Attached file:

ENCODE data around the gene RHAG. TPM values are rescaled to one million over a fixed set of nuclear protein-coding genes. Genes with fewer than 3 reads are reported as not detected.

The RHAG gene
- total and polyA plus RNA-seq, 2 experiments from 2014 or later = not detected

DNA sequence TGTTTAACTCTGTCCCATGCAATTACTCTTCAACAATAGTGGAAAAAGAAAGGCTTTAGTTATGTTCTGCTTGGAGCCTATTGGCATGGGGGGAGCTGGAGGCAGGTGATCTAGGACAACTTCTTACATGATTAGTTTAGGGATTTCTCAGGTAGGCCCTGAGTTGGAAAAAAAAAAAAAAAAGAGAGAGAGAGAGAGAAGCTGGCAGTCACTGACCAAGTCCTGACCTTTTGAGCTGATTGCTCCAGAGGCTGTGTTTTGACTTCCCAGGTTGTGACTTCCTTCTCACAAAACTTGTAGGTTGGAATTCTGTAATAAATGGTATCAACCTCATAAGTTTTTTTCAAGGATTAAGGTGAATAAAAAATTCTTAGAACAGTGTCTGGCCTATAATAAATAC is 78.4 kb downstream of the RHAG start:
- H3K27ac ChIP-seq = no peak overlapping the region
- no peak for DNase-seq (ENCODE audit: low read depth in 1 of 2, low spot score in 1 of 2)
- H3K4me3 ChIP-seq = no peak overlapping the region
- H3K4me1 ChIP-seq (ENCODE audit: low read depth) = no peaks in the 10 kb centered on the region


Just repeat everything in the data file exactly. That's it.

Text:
ENCODE data around the gene RHAG. TPM values are rescaled to one million over a fixed set of nuclear protein-coding genes. Genes with fewer than 3 reads are reported as not detected.

The RHAG gene
- total and polyA plus RNA-seq, 2 experiments from 2014 or later = not detected

DNA sequence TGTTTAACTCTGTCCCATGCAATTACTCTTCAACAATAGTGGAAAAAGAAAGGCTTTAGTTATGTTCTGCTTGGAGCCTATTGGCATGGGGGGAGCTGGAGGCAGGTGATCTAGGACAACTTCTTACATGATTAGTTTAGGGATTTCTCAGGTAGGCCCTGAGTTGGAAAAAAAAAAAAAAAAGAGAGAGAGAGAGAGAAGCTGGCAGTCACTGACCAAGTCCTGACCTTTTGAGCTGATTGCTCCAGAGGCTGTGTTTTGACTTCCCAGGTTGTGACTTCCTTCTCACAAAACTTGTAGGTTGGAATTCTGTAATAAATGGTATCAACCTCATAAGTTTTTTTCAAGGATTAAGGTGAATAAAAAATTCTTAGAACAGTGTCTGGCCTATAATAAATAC is 78.4 kb downstream of the RHAG start:
- H3K27ac ChIP-seq = no peak overlapping the region
- no peak for DNase-seq (ENCODE audit: low read depth in 1 of 2, low spot score in 1 of 2)
- H3K4me3 ChIP-seq = no peak overlapping the region
- H3K4me1 ChIP-seq (ENCODE audit: low read depth) = no peaks in the 10 kb centered on the region